If you’re a child of the 1970s, then you may remember the Malibu as “a fresh new slice of apple pie.” As marketers had done with Chevrolet and “baseball, hot dogs and apple pie,” they wove the mid-sized Malibu into the American zeitgeist.
So it’s interesting that the celebration of Malibu’s 10 millionth customer took place in one of its strongest markets, Korea. In not much time, the Malibu went from resolute Americana to having global appeal.
Going back through the Malibu’s history, one can see how plugged-in it was to the trends of its time.
The nameplate debuted in 1964 as an upscale variant of the Chevelle.
Its styling had the relative cleanness Detroit embraced after the florid and finned Fifties. The dense grille still gave onlookers lots of shininess to focus on. Later Malibus in this mid-’60 generation benefited from that golden era of GM design, with flying buttress rear windows and a general look of being fleet of foot.
The more rounded designs of the late-’60s looked like cars that had too logged many nights on the couch with ice cream and Doritos. Wheels were tucked in beneath the bodywork, and long swoops defined the styling.
That changed with the muscular SS396, where the family sedan’s excess turned into a muscle car’s beefiness. And GM was still doing a superb job with the detailing – the bottom black color running up into the grille on this SS is quite elegant.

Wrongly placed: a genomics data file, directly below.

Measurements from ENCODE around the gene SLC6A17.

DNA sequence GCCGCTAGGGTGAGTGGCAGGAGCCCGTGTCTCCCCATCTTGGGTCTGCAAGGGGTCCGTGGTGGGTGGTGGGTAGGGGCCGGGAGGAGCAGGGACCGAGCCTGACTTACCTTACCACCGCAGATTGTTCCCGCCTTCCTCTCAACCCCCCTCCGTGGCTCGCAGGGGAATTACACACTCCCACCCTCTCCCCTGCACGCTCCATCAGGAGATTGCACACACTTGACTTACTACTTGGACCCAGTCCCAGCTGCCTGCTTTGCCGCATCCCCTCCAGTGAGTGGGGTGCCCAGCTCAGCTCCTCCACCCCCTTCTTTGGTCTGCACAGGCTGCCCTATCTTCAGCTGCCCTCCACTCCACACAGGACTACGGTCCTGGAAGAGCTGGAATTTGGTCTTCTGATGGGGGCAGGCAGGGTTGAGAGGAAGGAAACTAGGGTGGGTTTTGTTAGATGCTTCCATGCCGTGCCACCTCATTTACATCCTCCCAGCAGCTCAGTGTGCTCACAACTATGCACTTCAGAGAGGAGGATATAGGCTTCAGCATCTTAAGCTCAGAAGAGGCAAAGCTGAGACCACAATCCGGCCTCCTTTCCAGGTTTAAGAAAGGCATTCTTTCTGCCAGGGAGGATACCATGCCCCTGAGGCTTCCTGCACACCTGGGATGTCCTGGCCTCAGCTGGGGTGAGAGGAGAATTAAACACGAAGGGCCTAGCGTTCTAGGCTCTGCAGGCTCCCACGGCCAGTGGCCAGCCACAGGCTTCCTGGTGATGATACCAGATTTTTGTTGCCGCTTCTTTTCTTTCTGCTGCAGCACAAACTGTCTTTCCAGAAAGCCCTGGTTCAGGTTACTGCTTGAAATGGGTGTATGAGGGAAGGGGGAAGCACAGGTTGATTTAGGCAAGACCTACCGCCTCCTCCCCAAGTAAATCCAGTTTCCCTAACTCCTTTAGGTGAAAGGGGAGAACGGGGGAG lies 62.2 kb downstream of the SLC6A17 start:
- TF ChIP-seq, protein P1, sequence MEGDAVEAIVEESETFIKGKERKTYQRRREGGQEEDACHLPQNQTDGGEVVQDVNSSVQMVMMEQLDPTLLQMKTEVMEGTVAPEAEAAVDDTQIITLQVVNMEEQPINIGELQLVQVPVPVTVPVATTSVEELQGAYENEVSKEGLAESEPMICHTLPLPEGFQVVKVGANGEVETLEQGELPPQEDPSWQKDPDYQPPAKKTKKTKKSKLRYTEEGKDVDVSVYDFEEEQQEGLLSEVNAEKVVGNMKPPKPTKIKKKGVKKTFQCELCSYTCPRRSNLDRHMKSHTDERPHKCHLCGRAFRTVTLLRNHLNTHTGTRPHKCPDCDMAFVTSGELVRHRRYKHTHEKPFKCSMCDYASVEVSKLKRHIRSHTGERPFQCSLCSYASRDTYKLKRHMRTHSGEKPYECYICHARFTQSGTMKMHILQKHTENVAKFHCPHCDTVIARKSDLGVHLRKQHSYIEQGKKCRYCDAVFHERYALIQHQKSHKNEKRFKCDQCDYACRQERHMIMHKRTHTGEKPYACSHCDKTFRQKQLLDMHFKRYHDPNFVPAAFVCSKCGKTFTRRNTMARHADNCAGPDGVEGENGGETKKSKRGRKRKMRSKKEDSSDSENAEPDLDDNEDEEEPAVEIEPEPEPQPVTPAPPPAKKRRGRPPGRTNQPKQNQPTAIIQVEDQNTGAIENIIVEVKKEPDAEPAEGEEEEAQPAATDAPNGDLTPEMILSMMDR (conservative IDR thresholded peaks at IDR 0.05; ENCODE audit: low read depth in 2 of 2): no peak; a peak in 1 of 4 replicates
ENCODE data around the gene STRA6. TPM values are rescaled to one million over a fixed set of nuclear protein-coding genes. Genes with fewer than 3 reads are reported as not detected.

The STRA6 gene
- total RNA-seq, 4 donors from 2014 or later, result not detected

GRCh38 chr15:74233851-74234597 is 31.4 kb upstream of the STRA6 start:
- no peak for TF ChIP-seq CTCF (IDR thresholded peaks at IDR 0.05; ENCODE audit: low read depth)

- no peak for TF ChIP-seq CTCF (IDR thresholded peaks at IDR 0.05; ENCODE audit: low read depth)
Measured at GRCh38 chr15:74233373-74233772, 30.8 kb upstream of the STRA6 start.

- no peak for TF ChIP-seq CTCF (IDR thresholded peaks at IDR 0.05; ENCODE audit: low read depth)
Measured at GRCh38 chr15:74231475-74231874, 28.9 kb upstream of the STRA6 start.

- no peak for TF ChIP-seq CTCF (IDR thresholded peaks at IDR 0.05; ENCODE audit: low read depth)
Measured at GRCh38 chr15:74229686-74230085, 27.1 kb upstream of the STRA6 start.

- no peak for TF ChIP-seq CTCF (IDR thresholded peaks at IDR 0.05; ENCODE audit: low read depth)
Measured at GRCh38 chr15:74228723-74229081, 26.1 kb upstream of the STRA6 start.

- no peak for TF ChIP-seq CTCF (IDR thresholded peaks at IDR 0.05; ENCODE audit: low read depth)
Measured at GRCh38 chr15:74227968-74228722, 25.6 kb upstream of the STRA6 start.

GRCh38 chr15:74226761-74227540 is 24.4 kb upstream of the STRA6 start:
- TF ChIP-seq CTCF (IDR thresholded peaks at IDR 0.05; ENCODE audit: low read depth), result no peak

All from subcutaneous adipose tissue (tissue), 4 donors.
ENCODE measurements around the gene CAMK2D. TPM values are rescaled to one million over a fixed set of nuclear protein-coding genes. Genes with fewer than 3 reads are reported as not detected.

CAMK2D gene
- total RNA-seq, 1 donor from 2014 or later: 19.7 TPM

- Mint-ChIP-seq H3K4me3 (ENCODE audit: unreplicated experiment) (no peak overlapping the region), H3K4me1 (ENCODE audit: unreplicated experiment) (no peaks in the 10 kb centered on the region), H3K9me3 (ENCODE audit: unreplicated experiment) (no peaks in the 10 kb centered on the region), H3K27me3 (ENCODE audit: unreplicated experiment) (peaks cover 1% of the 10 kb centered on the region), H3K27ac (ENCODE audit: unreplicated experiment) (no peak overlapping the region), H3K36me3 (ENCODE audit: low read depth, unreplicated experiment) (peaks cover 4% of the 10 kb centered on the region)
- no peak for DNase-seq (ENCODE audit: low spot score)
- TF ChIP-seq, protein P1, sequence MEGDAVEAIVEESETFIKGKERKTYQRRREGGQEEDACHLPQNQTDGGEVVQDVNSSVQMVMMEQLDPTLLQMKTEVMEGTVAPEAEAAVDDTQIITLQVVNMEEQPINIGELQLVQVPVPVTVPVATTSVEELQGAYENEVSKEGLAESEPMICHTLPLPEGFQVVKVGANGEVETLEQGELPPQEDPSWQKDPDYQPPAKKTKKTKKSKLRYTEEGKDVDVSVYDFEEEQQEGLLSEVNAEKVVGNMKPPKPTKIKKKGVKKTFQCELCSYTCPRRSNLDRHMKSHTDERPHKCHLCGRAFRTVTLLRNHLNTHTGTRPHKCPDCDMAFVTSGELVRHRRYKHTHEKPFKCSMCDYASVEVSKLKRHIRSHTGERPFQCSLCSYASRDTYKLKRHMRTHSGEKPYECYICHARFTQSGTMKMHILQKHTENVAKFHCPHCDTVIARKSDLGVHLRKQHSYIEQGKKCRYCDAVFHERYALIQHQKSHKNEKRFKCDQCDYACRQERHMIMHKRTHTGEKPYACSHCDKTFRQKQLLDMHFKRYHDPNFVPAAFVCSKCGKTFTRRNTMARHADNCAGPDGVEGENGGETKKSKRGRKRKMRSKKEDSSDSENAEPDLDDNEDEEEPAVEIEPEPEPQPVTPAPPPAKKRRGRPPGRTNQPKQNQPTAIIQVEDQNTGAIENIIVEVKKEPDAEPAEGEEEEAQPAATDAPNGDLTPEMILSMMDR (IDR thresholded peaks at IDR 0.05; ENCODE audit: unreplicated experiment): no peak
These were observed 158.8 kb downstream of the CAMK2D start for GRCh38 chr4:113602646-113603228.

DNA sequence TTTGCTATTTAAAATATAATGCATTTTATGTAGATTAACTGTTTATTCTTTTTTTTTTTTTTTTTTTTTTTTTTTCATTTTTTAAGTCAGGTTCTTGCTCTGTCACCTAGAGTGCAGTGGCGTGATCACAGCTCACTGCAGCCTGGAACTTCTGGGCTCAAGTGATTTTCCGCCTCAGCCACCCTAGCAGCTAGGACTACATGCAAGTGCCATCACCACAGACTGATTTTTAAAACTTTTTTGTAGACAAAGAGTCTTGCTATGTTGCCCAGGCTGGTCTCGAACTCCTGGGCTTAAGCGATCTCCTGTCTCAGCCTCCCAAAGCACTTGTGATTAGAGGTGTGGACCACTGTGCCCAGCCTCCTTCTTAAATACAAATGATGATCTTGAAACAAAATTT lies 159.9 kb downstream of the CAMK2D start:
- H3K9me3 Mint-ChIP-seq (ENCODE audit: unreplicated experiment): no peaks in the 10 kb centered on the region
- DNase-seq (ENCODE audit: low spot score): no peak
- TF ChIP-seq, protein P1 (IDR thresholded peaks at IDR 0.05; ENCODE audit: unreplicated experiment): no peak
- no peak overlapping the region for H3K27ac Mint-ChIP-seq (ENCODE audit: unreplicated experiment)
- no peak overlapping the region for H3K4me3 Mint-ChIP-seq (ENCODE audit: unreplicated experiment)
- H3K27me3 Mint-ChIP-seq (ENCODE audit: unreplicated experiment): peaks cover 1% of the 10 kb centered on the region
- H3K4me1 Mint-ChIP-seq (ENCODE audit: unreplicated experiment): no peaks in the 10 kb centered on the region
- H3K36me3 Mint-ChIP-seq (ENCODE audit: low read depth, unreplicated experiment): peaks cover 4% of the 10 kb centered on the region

Then we hit 1973, when the Malibu grew to previously full-sized dimensions. This generation also had GM’s “Colonnade” roof, which fixed the rear window into the pillar to pass the rollover standards GM was predicting.
The year 1978 brought the downsized “slice of apple pie” noted earlier. Though it was a progressive in size, the smaller Malibu was otherwise of another time, with its full frame construction and un-aerodynamic, forward-tilting front clip.
And in an ever-growing sea of imports, the flossy brightwork dribbled on the Malibu Classics further drove home that the Malibu had been born some time before.
And so the Malibu withered. The front-wheel drive Celebrity took over in 1984.
Then, the Malibu name returned. Celebrity had been killed off by the ’80s GM quality from whence it came, and the ’90s Corsica passed on for similar reasons. So when it was time in the late-’90s to name Chevy’s new mid-size sedan, a look to the past was all that was needed.
Too bad the car was so unremarkable; you probably rented one and then forgot all about it.
It got worse; the 2004 Malibu was shockingly cheap inside, another Hertz-grade disappointment – although the hatchback Malibu Maxx impressed with its uniquely utilitarian talents.
Then, finally, Chevy found its mid-sized mojo again with the next generation. At last, the Malibu had the scratch to compete with cars from overseas.
The generation after that made the mistake of not including as much rear legroom as buyers would like, so it’s selling at about 60% of the Ford Fusion‘s rate.
The 2016 Malibu has just entered production – Chevy says it’s 300 pounds lighter for nimble performance, and the wheelbase has been stretched nearly four inches, to recover that lost rear legroom. Styling is certainly eye-catching.
This upcoming Malibu appears to fulfill many of the aspirations to which every Malibu has aimed. And now, it’s doing so on the global stage.
Tell us in the comments – what do YOU think of the Malibu through the years?